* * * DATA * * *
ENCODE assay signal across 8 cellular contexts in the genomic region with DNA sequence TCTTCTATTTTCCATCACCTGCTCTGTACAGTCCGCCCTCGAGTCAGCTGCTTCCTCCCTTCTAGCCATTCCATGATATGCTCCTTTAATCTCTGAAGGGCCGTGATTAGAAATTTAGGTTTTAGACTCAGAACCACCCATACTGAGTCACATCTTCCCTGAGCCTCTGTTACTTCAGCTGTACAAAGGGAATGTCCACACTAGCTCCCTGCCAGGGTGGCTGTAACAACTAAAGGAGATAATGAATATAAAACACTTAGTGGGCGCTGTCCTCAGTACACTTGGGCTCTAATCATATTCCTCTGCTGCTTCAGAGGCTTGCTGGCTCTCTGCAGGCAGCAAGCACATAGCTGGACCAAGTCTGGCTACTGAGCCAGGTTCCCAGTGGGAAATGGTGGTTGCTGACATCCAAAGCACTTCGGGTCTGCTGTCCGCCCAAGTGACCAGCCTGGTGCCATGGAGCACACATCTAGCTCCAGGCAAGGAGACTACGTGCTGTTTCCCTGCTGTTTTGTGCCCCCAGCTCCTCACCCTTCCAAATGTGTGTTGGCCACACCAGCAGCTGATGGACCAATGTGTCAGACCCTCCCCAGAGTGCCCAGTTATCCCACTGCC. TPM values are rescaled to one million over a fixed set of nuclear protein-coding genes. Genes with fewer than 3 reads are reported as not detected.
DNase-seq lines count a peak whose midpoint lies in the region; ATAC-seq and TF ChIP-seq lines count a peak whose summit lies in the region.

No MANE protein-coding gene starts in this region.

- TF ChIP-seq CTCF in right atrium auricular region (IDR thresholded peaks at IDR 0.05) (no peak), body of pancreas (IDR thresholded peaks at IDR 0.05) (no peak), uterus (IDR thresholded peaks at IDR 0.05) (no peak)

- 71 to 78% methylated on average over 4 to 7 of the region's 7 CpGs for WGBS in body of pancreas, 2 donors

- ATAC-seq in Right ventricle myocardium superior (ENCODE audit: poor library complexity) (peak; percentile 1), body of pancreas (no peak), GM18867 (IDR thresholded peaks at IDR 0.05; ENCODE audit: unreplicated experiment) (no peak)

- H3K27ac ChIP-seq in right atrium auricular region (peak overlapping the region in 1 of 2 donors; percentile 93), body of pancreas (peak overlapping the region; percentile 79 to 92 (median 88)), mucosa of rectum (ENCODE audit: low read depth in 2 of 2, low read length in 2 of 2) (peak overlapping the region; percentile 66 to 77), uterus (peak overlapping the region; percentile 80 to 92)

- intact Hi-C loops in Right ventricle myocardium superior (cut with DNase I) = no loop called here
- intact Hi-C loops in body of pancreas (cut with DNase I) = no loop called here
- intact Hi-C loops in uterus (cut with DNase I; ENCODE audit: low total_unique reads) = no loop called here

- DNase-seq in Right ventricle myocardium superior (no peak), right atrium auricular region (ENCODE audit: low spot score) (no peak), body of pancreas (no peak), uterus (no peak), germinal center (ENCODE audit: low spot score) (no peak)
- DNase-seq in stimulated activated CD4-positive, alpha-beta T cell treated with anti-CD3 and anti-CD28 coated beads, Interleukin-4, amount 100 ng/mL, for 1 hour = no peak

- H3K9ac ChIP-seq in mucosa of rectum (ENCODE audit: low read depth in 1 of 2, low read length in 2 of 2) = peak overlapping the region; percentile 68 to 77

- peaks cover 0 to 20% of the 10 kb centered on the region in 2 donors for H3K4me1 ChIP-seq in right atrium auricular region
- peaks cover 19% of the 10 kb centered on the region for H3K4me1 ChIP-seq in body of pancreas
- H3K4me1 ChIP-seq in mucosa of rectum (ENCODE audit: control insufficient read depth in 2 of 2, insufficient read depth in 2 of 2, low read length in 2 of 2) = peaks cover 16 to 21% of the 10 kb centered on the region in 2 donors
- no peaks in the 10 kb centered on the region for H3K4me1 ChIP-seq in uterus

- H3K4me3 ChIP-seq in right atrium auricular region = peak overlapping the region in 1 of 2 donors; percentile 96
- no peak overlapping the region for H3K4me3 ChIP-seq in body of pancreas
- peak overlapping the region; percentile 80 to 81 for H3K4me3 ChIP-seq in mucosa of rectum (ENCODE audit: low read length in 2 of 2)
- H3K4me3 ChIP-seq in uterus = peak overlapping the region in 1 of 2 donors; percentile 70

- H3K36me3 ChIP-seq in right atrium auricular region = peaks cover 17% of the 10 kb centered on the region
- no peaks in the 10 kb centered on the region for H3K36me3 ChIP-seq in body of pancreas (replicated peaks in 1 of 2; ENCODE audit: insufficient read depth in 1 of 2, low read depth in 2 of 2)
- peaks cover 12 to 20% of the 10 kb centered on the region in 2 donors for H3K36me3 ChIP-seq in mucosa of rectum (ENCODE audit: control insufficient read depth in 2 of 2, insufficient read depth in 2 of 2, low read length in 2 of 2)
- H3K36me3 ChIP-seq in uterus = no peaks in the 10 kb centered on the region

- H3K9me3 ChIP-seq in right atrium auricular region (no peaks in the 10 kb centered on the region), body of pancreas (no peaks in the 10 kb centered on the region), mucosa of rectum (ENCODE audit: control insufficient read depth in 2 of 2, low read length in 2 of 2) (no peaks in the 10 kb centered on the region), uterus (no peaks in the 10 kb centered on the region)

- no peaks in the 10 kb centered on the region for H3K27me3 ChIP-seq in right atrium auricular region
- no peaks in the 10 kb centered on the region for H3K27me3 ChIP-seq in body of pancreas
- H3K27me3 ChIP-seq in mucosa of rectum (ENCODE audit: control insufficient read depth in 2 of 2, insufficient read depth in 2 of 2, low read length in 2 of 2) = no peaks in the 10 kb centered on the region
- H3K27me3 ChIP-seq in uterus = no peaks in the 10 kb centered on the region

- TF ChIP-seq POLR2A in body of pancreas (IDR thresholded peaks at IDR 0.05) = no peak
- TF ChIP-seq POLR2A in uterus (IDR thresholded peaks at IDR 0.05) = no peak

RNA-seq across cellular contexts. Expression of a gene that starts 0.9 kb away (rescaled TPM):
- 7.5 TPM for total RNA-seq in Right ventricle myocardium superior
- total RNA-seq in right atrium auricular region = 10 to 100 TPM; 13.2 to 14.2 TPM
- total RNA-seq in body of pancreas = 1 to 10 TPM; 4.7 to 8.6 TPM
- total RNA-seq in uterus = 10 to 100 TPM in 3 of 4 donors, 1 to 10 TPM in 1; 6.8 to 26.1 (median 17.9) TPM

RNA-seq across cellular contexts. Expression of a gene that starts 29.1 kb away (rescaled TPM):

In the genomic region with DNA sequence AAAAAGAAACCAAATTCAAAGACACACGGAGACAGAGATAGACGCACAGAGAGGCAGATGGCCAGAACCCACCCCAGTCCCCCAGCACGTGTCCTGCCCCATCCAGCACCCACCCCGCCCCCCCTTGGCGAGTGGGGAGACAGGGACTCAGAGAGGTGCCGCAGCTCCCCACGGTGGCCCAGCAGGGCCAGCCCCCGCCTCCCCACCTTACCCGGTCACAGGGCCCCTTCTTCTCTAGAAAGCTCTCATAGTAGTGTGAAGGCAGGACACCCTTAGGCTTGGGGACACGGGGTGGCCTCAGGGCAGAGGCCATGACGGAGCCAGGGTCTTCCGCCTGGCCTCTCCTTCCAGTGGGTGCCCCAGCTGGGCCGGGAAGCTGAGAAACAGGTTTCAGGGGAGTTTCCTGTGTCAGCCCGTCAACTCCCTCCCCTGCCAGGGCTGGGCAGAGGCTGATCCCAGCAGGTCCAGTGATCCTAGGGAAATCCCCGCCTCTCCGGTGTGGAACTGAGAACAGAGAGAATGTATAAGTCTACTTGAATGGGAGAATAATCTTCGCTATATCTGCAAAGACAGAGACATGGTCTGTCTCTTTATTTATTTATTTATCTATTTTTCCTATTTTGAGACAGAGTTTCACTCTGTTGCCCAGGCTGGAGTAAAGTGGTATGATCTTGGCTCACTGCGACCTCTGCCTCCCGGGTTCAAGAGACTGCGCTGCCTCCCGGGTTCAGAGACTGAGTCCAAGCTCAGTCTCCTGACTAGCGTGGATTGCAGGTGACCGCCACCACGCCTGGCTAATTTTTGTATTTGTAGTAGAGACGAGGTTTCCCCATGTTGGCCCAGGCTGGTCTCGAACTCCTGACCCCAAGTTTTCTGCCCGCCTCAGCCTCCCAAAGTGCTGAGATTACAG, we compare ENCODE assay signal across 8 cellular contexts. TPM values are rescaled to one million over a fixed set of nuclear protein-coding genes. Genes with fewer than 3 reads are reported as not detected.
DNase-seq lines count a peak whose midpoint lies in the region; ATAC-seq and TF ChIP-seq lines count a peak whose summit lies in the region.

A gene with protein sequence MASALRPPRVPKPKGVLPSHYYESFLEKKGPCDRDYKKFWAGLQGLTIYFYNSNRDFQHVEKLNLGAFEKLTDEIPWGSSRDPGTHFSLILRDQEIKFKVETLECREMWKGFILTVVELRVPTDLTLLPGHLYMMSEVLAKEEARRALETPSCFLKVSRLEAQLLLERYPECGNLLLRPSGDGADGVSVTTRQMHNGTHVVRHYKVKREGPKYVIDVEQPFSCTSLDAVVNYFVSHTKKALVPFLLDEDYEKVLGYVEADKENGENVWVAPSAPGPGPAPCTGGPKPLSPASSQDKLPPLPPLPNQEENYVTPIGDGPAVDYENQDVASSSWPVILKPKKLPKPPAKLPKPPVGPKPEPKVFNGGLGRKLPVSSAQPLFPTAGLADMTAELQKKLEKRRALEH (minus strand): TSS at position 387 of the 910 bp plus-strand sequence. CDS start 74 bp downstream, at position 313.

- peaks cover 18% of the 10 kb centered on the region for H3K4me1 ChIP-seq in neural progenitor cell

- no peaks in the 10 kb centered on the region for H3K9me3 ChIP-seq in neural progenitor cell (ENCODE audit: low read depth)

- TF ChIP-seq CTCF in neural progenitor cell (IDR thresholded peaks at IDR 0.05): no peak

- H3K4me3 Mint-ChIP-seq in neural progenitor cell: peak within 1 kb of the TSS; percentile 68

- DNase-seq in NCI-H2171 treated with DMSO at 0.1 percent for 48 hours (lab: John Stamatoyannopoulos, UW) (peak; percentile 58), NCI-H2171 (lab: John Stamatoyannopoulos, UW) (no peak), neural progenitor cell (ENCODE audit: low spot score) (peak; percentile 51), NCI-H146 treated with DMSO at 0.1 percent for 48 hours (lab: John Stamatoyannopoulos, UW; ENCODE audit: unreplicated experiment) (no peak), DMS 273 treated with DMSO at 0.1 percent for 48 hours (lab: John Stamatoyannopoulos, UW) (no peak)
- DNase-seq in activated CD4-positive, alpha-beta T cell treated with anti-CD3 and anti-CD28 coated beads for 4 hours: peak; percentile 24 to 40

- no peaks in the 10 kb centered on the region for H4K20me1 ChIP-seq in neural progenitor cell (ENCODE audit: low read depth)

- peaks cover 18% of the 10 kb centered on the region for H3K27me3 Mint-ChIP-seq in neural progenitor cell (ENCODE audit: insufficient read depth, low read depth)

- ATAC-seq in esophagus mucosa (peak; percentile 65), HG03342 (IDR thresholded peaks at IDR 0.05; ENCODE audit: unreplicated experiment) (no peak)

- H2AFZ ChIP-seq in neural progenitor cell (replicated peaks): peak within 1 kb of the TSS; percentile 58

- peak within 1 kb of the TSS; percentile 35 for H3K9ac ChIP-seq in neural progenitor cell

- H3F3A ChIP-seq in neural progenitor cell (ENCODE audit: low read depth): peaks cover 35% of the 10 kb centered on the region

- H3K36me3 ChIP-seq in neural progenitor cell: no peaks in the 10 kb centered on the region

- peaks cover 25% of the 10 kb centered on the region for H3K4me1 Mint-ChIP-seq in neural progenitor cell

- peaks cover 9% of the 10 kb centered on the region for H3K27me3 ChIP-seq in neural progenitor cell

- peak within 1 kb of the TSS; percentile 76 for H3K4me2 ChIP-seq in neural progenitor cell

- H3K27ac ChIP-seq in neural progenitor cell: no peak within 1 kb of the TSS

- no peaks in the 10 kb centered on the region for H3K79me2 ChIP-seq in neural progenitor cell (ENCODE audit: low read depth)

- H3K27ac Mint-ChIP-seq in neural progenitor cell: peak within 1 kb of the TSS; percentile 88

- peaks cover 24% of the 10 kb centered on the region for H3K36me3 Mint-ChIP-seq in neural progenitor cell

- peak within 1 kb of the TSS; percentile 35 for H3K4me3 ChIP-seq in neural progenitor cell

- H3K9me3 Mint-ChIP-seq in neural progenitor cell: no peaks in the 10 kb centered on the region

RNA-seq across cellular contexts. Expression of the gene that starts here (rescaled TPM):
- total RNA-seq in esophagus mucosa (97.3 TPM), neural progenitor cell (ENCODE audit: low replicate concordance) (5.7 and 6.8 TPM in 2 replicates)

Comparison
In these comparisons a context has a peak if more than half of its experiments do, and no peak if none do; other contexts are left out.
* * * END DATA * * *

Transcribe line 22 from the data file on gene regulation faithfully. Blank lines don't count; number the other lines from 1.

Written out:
- H3K36me3 ChIP-seq in right atrium auricular region = peaks cover 17% of the 10 kb centered on the region